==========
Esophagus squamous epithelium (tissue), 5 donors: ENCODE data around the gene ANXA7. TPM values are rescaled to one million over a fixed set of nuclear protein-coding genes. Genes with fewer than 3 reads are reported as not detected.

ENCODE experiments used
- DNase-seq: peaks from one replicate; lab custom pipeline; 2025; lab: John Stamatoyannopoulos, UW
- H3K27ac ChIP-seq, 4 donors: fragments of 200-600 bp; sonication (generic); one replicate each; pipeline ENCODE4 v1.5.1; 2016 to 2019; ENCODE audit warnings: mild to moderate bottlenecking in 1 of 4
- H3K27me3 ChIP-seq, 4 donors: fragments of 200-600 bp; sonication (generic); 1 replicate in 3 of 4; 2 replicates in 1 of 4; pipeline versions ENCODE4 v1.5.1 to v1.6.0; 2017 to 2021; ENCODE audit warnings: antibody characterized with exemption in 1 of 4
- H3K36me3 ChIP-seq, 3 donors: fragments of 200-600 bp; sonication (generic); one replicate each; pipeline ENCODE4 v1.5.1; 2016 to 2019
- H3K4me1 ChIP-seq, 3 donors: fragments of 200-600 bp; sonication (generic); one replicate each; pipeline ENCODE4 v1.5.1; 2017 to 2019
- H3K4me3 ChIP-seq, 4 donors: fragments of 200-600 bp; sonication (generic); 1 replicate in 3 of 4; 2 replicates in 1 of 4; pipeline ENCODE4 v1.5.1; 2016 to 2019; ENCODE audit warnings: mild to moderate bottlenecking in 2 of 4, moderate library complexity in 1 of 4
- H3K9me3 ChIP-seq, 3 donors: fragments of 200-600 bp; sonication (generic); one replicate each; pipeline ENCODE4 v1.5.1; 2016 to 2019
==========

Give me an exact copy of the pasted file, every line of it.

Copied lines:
Esophagus squamous epithelium (tissue), 5 donors: ENCODE data around the gene ANXA7. TPM values are rescaled to one million over a fixed set of nuclear protein-coding genes. Genes with fewer than 3 reads are reported as not detected.

ENCODE experiments used
- DNase-seq: peaks from one replicate; lab custom pipeline; 2025; lab: John Stamatoyannopoulos, UW
- H3K27ac ChIP-seq, 4 donors: fragments of 200-600 bp; sonication (generic); one replicate each; pipeline ENCODE4 v1.5.1; 2016 to 2019; ENCODE audit warnings: mild to moderate bottlenecking in 1 of 4
- H3K27me3 ChIP-seq, 4 donors: fragments of 200-600 bp; sonication (generic); 1 replicate in 3 of 4; 2 replicates in 1 of 4; pipeline versions ENCODE4 v1.5.1 to v1.6.0; 2017 to 2021; ENCODE audit warnings: antibody characterized with exemption in 1 of 4
- H3K36me3 ChIP-seq, 3 donors: fragments of 200-600 bp; sonication (generic); one replicate each; pipeline ENCODE4 v1.5.1; 2016 to 2019
- H3K4me1 ChIP-seq, 3 donors: fragments of 200-600 bp; sonication (generic); one replicate each; pipeline ENCODE4 v1.5.1; 2017 to 2019
- H3K4me3 ChIP-seq, 4 donors: fragments of 200-600 bp; sonication (generic); 1 replicate in 3 of 4; 2 replicates in 1 of 4; pipeline ENCODE4 v1.5.1; 2016 to 2019; ENCODE audit warnings: mild to moderate bottlenecking in 2 of 4, moderate library complexity in 1 of 4
- H3K9me3 ChIP-seq, 3 donors: fragments of 200-600 bp; sonication (generic); one replicate each; pipeline ENCODE4 v1.5.1; 2016 to 2019